What is it?
Dandelions (Taraxacum officinale) originated in Europe. (The name comes from the French dent-de-lion, or lion’s tooth, which describes the leaves’ jagged shape.) Their seeds were probably spread via colonists’ ships, and dandelions are now found all over the world in a range of climates. In Europe, there are centuries-old traditions not only of eating dandelion greens, but also of using the roots as a tea and a medicinal diuretic, and the flowers for making wine and jam. In the United States, dandelion greens have become a popular food in recent years, and they are now cultivated. Despite being the same species, cultivated leaves may be longer and less jagged.
How to choose:
Dandelion greens can be found at farmers’ markets, farmstands, and well-stocked supermarkets, but you may not have to go to the store to find them. You can pick the leaves off dandelions in areas that are lightly trafficked by people and animals, and where you are confident the plants have not come into contact with weed or insect killers. If you’re foraging, bear in mind that smaller leaves from younger plants will be more tender and less bitter.
Whether you pick them or buy them, look for firm stems and green leaves with no yellow or brown spots, wilted areas, or holes.
How to prep:
Trim the tough stem ends up to where the leaves start, and rinse thoroughly just before using them.
Dandelion greens can be quite bitter, especially raw. When using them in salads, consider adding a creamy dressing or bacon (or both) to balance out the bitterness. A traditional salad from Appalachia has hard-boiled eggs and warm bacon vinaigrette, which wilts the greens slightly.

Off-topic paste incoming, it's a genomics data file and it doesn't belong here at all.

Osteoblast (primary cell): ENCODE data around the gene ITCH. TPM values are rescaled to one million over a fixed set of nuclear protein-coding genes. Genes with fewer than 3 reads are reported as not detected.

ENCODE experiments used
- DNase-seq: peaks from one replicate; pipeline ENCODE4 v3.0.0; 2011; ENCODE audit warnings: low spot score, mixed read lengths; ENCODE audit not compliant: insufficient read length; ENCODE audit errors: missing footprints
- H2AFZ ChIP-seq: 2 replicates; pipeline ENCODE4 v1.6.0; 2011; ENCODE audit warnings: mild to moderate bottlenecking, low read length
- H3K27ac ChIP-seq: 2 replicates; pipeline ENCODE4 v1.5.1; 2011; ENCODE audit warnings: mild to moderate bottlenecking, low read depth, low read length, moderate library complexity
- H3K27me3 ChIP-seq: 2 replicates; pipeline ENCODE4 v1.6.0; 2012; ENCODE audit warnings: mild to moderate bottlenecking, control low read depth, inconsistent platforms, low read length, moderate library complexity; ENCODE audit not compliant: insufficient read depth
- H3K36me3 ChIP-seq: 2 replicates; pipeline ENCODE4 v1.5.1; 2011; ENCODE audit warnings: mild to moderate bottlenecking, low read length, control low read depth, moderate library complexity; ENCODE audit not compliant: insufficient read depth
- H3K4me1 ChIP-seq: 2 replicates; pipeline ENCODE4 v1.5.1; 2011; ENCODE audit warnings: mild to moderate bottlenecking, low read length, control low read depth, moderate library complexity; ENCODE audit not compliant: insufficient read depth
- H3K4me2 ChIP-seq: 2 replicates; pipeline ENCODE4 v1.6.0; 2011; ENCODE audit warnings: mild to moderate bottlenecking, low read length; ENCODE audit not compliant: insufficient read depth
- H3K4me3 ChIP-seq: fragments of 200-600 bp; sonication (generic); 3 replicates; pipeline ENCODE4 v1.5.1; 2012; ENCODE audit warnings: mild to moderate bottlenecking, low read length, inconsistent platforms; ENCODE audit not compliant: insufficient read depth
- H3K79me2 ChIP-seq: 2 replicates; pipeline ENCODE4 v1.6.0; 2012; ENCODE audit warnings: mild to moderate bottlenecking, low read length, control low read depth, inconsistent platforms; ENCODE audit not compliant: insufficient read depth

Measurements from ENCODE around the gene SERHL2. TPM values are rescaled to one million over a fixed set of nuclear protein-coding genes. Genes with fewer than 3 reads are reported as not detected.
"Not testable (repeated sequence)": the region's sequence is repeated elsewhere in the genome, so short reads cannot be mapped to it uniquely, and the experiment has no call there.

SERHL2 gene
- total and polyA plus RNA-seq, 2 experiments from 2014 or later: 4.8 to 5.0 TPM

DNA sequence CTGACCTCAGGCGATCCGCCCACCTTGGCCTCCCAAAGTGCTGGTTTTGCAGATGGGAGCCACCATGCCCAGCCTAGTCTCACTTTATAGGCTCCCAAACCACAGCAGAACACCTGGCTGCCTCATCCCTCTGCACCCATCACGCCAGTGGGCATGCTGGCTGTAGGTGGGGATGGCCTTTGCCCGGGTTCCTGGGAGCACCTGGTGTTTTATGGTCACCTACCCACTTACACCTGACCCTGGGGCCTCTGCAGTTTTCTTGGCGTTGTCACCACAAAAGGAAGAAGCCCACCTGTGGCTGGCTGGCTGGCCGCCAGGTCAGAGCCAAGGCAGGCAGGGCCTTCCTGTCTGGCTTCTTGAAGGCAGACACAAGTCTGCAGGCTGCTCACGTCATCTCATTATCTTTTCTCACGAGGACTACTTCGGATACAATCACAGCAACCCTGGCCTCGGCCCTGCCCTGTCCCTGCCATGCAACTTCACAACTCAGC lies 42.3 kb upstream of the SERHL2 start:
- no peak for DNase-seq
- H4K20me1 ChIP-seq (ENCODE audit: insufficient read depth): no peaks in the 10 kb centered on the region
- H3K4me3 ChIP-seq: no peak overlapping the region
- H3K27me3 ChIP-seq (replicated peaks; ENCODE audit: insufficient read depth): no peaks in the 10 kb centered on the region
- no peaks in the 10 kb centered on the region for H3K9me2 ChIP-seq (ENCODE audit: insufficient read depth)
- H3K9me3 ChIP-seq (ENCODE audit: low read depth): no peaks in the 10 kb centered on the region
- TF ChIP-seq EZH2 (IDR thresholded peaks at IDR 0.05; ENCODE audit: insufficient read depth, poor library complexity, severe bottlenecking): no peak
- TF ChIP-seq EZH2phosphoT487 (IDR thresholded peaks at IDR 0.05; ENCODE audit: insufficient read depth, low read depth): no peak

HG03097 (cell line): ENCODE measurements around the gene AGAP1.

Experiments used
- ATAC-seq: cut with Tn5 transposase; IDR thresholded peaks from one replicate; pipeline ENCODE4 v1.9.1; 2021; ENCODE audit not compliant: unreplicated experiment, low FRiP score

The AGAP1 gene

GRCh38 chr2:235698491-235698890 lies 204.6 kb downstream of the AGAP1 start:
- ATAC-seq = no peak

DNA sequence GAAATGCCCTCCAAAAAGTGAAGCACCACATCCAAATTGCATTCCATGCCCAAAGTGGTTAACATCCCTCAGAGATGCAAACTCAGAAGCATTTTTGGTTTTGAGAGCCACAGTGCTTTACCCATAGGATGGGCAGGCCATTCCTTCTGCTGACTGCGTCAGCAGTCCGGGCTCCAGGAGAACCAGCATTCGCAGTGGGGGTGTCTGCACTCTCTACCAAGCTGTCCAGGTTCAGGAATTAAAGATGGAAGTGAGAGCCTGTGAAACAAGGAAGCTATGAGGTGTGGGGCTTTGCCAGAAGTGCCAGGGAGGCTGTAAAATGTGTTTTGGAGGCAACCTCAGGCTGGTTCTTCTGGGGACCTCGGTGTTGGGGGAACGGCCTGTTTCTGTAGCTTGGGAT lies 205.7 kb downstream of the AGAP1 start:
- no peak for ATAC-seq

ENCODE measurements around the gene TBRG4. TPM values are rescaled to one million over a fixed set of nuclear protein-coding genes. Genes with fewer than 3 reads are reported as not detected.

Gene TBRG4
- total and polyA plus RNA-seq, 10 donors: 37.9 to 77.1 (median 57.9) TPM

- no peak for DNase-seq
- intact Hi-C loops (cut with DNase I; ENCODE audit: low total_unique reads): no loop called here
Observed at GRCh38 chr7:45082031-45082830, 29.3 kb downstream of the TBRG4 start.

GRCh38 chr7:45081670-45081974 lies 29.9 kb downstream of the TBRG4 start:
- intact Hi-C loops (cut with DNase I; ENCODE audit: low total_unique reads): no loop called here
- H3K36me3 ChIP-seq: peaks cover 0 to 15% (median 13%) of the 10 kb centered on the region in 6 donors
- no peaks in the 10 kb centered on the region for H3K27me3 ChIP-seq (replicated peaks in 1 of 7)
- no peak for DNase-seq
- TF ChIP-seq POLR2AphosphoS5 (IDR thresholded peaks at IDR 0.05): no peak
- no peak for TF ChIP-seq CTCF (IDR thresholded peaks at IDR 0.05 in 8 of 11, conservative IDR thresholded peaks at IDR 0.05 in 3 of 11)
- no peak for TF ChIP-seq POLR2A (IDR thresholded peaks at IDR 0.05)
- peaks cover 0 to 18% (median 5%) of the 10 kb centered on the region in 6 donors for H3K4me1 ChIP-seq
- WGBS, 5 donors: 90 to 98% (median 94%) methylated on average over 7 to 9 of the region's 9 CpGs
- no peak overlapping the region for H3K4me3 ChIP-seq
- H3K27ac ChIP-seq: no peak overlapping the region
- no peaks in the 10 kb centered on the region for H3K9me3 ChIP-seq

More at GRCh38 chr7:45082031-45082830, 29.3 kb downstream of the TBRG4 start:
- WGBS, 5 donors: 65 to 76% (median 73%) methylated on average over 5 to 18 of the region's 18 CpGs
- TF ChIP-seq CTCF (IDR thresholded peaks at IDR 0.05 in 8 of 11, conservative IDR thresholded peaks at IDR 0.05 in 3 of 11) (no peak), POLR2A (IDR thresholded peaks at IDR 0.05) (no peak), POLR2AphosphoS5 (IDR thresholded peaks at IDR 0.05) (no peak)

Cooking dandelion greens makes them less bitter. They are good sautéed and tossed with pasta or potatoes, or added to frittatas or quiches. They make a great addition to soups and stews, and can be served on their own as a side dish. Use them wilted in a warm salad; bake in a savory tart; add to soups, frittatas, pastas, and gratins; braise or sauté.
To soften dandelion greens’ bitterness, pair them with sweet flavors, like balsamic vinegar or honey; spicy or piquant flavors, like garlic, chile, pepper, or onion; or acid, like vinegar or lemon juice.
How to store:
Store dandelion greens in an open plastic bag in the refrigerator for up to three days.
Chef Lentz plays off the mild flavor of trout with aromatic herbs and bitter greens that are bold but never overpower the fish. For cooking whole fish on the grill,…
The mellow flavors of sweet pine nuts and toasted garlic complement the bitter greens in this comforting pasta dish.
I love the colors of this Sicilian-inspired dish—the deep-red, orange, and yellow tones of the salsa spooned over those white scallops and over the mounds of sienna-hued potatoes remind me…
Dandelion greens are a good substitute for puntarelle, which is widely available in Italy but extremely difficult to find in the United States.
Tangy goat cheese and bitter greens are a classic pairing in warm salads, and they work equally well here. Be sure to use a shallow gratin dish rather than a…
Serve these thin pancake-like rounds as an accompaniment to the navarin, or offer them as a first course.